Growing trade links ease longtime rivalry between India and China
Ask an Indian in New Delhi where the best restaurants can be found, and you are directed to several curry-and-tandoori places. Ask where hem likes to eat: ''Chinese restaurants.''
Indians are in competition with the Chinese - and fascinated by them. ''We are competitors - in every way,'' says Romesh Bhandari, secretary for economics in the Indian Ministry of External Affairs.
The rivalry has heated up across the bamboo curtain as both nations try to open up their economies for global markets. Foreign investors watch carefully to see which one will progress faster and make for the greater trade prospects.
With a larger number of people under age 15, India could surpass China in population within two decades. China, with an estimated 1 billion people, is heading for negative population growth, while India, with nearly 700 million, has hardly made a dent in fertility rates.
The two giants, however, have more in common than meets the eye. Both have self-contained and ancient civilizations. Both seek to be regional powers. Both launched themselves on the road to modernization about 1950, relying on five-year plans and the ideals of charismatic leaders (Mao Tse-tung, Jawaharlal Nehru, and Mahatma Gandhi). Both developed internal crises in the mid-1970s under a second generation of leaders. And both have recently taken renewed interest in each other.
India's hopes in the early 1950s for a postcolonial friendship were dashed by Peking's lack of interest in the nonaligned movement and the Chinese incursion across India's northeastern frontier in 1962.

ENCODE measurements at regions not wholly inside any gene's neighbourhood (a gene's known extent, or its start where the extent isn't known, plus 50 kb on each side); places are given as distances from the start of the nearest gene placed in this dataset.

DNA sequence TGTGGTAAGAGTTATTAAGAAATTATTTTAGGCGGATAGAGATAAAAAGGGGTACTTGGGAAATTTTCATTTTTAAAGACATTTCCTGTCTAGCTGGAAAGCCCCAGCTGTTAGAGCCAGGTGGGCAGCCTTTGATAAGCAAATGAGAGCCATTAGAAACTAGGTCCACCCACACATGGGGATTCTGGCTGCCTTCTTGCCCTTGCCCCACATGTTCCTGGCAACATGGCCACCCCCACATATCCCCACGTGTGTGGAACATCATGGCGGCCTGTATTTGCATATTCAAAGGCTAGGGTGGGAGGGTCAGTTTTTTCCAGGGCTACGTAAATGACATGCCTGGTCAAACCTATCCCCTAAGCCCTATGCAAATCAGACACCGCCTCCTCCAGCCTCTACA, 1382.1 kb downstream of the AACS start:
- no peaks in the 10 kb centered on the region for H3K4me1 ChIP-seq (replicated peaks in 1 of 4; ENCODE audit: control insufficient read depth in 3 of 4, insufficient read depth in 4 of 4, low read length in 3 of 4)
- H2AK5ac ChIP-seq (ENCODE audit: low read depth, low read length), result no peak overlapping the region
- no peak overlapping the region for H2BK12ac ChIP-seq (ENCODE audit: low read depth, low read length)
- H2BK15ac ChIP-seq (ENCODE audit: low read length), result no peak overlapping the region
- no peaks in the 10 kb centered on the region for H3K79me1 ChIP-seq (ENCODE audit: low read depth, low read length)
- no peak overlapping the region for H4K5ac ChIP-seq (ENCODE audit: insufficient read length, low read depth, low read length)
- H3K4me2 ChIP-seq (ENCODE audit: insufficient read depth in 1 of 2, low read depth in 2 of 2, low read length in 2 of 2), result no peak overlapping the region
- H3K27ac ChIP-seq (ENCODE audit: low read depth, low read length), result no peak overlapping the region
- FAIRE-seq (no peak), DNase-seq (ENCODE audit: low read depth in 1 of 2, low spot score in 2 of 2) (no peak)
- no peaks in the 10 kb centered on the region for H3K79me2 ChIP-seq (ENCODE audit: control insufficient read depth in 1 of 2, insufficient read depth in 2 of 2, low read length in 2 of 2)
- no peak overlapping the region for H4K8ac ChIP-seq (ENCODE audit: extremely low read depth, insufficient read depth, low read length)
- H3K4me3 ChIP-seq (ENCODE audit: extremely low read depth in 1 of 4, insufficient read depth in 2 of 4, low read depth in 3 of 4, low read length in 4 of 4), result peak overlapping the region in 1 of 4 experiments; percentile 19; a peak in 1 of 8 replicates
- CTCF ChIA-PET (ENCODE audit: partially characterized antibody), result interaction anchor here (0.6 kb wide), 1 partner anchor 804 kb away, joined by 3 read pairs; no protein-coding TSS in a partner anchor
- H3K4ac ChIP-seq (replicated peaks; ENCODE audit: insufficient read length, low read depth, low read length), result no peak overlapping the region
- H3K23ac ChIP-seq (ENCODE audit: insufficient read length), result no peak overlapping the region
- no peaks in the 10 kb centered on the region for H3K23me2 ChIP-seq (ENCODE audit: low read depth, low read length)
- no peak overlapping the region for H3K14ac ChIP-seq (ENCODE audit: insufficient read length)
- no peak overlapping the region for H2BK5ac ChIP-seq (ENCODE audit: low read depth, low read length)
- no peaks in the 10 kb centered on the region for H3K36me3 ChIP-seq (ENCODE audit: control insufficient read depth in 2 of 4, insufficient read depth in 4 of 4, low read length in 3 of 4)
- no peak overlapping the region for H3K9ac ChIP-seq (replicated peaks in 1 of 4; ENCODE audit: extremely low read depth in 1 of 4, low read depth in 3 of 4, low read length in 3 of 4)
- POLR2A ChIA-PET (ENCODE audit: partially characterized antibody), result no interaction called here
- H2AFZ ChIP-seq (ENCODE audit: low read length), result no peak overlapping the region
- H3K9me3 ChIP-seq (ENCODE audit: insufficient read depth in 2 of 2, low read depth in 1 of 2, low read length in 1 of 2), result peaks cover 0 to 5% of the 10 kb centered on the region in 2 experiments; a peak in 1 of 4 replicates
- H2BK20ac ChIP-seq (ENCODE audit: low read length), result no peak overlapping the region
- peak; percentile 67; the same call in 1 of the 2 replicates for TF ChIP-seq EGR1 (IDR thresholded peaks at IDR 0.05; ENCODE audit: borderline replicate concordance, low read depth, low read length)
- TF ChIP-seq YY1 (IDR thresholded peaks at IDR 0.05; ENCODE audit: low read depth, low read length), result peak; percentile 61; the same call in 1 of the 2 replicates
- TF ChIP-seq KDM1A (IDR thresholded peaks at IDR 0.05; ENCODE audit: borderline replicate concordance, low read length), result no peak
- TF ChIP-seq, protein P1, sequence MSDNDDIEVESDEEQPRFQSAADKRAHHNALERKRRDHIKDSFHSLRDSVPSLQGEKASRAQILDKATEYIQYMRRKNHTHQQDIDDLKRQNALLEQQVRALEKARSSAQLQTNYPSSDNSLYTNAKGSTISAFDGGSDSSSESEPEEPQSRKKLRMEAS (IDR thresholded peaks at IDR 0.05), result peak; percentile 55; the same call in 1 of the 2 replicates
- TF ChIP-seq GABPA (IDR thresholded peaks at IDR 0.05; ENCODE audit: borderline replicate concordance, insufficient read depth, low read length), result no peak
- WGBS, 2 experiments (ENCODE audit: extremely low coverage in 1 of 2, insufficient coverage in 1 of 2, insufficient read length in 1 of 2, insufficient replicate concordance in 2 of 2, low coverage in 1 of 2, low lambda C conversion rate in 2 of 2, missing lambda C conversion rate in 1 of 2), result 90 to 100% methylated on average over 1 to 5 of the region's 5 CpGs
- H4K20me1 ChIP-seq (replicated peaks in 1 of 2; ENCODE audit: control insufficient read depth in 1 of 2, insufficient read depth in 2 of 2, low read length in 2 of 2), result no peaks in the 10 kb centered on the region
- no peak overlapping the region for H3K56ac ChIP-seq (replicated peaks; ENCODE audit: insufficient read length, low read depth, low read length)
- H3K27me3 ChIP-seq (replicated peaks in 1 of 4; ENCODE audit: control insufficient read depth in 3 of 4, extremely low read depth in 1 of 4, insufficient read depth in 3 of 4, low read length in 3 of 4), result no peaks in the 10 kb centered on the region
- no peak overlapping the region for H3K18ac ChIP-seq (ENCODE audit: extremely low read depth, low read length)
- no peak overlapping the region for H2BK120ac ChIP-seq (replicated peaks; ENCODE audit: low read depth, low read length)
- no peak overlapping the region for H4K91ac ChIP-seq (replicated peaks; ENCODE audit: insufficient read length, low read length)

The two nations restored relations in 1976 - only to start a new round of battles. India's 40 percent share of World Bank aid is now threatened by China's request for loans. Chinese textiles threaten India's. China is lining up foreign investment, especially Japanese, faster than India, and absorbing Western technology at a fast clip. And China has caught the eye of the world's tourists.
''Foreigners are fascinated by China, while they come here to see how we are muddling through,'' an Indian tourism official says.
Both nations command a tiny fraction of world exports in relation to their population. But, says Indian Finance Minister Pranab Mukherjee, ''If China opens up much more, it will have a shocking impact on India's future.''
The Himalayan tussle notwithstanding, bonds are growing between China and India. Since 1976, two-way trade has rocketed up to $70 million a year. In May, India won a global tender to build aluminum electrical conductors for China. A number of Indian multinational companies are looking at manufacturing in China. Indian advice on oil exploration has been sought by China, and Indian specialists are studying Chinese rail modernization.
In July, India asked China to join it in fixing prices on exports in which the two countries compete, such as jute, tea, textiles, and engineering items.
Diplomatic talks on the border dispute appear to be moving along. ''We have to face reality,'' said Indian Prime Minister Indira Gandhi in an interview. ''You cannot ignore any country of China's size and population.''
Who will win out on economic growth? China's gross national production has averaged out a little ahead of India's over the last few years. ''China's resources and people are more vast,'' says C. R. M. Rao of the Center for the Study of Developing Societies in New Delhi. ''But India has a jump on education and industry.''
''But without the handicap of India's caste system,'' he says, ''China may be more disciplined and progress faster.''